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Wasting time trying to buy ‘Elbowing the Seducer’

Broadmoor Bureau Chief

I wasted two days trying to buy the out-of-print 1984 novel “Elbowing the Seducer” after reading about it on The New York Times website.

Times critic Dwight Garner wrote about the novel in his “American Beauties” column June 16 and this led me to an obsessive search of online stores because the book sounds intriguing and I would like to buy a copy to read this summer.

Garner hooked me with these two paragraphs:

The tangiest literary-world roman à clef to emerge from the ’80s — it is almost certainly the best of the past four decades — is “Elbowing the Seducer” (1984), the first novel from a writer named T. (for Trudy) Gertler.

It’s awful that this novel is out of print. It’s more awful that Gertler, who is still with us, has not written a second book. She has a high style, a feel for social comedy and a deadly eye for detail.

I enjoyed the column, which is “about undersung American books of the past 75 years,”  and I was on my way seeking a used copy of “Elbowing the Seducer” for under $10.

Hardback. Paperback. It didn’t matter to me as long as it was in good condition.

Right to Amazon

I looked at a lot of sites, Amazon being my go-to, but one seller there wanted $157.71 and $3.99 shipping for a used paperback in good condition. That sounded money-hungry.

Then I ran into two Amazon third-party sellers seeking ungodly amounts of money: $999 plus $3.95 shipping for a used “Elbowing the Seducer”  hardback copy in good condition and $2,360.10 plus $3.99 shipping for a used hardback in good condition.

Greedy guts!

You might say, “Why not go to the library in your town?” I did. “Elbowing the Seducer” was not in the library database. Instead, it was suggested I search for “Plumbing the Elmer” and “Skidding the Row.” That’s what the titles looked like to me. Maybe the type was fuzzy.

Maybe at eBay

Not long after that, I found four offers for under $10 from an eBay seller and I’ve included a screen shot of three of the offers.

I eliminated two offers after learning the condition of  both copies was merely acceptable. One didn’t have a dust jacket.

The best copies from this seller were a used paperback in good condition for $4.47 and free shipping and a used hardback in good condition for $7.64 and free shipping.

I was all set to use my PayPal on the paperback or the hardback until neither one showed up in my shopping cart. I couldn’t contact the seller so I talked to an eBay customer customer service rep, and after 45 minutes on the phone with him, he told me the seller probably had not updated their settings and that the copies probably had been sold.

If I am able to buy two good copies of “Elbowing the Seducer” somewhere else for under $10 each, one will be for me and the other I will give to you. You won’t even need a cart.




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Beatles fans in their own write


Going back to the biography Hunter Davies wrote in 1968, when I was 16 years old, I have at least 20 books about the Beatles.

Did I really need to read another one? Yes, I did.

The latest is In Their Lives: Great Writers on Great Beatles Songs.”

The collection of essays is really a book of stories that are deep, meaningful and emotional.

A Beatles obsessive will go in with a lot of knowledge and will learn even more.

The stories are personal, familial, analytical and opinionated.

They offer fresh takes. There are twists and turns.

All of this makes me happy, just like a Beatles record makes me happy.

Baby and the basset

Tilly is our 4-year-old basset hound, and since her name is in the title of this blog, I’m required to have something related to Tilly to help me get clicks.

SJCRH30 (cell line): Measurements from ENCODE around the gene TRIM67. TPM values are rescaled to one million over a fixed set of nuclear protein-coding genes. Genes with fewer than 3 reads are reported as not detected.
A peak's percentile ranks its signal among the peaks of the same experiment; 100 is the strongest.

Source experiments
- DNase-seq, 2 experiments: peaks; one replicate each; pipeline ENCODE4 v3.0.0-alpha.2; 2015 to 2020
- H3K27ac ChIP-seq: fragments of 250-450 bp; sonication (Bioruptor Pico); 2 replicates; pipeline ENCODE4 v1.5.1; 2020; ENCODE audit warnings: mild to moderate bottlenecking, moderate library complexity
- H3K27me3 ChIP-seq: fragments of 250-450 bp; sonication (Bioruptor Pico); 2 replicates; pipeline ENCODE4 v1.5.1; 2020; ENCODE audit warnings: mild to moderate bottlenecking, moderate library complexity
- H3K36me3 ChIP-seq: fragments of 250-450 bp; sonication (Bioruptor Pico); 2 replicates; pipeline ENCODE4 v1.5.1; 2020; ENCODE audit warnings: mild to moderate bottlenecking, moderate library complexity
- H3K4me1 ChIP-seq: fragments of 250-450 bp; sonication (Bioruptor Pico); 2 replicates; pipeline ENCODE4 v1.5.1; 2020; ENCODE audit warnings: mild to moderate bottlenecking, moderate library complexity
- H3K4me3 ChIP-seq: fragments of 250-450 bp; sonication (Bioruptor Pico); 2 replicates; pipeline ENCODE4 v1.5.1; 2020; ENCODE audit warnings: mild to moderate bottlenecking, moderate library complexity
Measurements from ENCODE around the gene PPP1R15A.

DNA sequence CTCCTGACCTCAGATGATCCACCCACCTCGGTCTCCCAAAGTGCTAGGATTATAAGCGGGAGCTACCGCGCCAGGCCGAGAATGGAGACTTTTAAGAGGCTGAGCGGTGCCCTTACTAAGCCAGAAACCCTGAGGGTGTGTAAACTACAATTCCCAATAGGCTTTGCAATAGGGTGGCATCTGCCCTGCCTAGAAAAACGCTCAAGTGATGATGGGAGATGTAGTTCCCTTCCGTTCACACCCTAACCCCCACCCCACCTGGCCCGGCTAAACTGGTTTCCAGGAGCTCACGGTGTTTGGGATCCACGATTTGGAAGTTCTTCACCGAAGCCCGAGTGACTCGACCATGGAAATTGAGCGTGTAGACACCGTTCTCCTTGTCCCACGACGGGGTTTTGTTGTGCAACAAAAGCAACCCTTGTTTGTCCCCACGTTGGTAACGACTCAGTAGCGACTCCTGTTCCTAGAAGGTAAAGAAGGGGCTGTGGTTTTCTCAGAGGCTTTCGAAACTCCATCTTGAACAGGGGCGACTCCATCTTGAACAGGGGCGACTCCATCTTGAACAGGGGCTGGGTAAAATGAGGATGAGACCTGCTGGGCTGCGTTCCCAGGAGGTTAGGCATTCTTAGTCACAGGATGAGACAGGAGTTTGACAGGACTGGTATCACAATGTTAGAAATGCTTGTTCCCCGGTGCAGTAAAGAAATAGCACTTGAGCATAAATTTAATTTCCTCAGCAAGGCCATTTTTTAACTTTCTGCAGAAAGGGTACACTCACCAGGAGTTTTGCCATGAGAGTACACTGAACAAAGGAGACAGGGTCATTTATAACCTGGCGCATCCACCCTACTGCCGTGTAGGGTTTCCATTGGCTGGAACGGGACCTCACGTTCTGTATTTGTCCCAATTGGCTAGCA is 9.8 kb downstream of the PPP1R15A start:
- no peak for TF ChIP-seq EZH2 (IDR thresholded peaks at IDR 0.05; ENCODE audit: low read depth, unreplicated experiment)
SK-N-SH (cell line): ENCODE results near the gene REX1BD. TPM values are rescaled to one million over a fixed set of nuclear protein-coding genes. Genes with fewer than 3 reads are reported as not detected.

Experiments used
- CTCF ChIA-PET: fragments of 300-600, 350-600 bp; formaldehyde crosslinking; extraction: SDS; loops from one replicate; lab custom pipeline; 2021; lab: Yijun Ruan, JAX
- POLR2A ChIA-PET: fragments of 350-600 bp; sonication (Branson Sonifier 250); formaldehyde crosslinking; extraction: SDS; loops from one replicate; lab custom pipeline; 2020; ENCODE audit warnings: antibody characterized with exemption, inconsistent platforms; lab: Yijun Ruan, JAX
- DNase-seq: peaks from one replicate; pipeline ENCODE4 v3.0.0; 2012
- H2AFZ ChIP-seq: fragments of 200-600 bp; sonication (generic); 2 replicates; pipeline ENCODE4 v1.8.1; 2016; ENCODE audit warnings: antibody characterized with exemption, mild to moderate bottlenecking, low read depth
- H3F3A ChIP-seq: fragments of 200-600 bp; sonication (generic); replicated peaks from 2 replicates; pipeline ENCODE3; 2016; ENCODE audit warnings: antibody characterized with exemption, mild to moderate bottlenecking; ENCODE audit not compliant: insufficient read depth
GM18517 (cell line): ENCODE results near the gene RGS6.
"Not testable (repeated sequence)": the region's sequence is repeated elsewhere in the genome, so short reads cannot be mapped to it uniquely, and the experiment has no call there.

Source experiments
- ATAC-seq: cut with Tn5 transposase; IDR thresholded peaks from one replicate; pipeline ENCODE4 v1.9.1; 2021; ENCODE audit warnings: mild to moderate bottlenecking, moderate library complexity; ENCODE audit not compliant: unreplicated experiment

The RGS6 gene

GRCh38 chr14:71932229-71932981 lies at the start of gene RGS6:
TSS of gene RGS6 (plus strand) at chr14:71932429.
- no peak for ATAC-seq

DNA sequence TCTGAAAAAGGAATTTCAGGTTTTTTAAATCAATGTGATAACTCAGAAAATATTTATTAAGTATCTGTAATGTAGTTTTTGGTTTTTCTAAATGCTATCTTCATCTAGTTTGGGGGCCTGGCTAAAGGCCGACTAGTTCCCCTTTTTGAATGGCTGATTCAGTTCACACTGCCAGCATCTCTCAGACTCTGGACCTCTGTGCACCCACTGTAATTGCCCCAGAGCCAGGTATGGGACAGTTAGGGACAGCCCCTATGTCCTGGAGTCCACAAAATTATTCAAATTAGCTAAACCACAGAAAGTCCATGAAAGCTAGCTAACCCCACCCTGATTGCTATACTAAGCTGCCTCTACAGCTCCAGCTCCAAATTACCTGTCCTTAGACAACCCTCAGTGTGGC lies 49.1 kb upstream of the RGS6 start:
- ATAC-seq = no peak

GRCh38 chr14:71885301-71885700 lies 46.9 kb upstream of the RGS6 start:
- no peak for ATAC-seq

One of the ways I hope Tilly will get me clicks is the game I play on my Facebook page: Tilly or not Tilly?

On Facebook, I post a photo or video of a basset who looks like Tilly and ask, “Tilly or not Tilly?”

This blog’s first Tilly or not Tilly? is inspired by a video I saw on “Inside Edition” on Tuesday. Don’t ask me why I was watching “Inside Edition.” I will just tell you. I was stranded in the house until 5:30 p.m. because of rain from Tropical Storm Cindy.

You can see the video here. Tilly or not Tilly?



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Pursuing my interests one post at a time


Pictures of Tilly is the title of this new blog and the name is inspired by The Who song “Pictures of Lily” and our family’s 4-year-old basset hound, Matilda, better known as Tilly.

The blog will be about my many interests, Tilly being one of them. You can expect to see pictures of Tilly. I just might have one running with this post. The thing is that the blog will not be pet-centric.

I’ve got so many other things I want to write about: The Beatles, books, bootlegs, pizza, po-boys, gyros,  New Orleans, Gulfport, Biloxi, Covington, Madisonville, Mandeville, sports, TV, movies, art and photography.

In recent years, I’ve written about my favorite food on my Give Pizza A Chance Facebook page and I’ve written about my favorite music on my Tripe Face Boogie Facebook page. Some of the posts on this blog will have the spirit of Give Pizza A Chance and Tripe Face Boogie.

And if I think of anything else I like, I will write about that, too. Oh, yeah. Maybe doughnuts.

For now, this is a work in progress, but I have the time and the patience to speed up the process.

This post was originally published Monday on a free WordPress site. It’s being reprinted with some rewrites after I paid for a Go Daddy-hosted WordPress site with all the SEO bells and whistles.

I have a lot of time for writing about my interests. I retired from the Sun Herald newspaper on March 3, 2017, after 45 years and now every day is a day off and every week is a week’s vacation.

My plan is never to take a day off from blogging.

What else might I write about this week?

  • “In Their Lives: Great Writers on Great Beatles Songs,” a new anthology of essays
  • An exercise in futility: A failed pursuit to buy an intriguing out-of-print novel after reading about it on The New York Times website
  • My long-running debate with Sun Herald sportswriter James Jones about Paul McCartney vs. Phil Collins

After that, maybe doughnuts.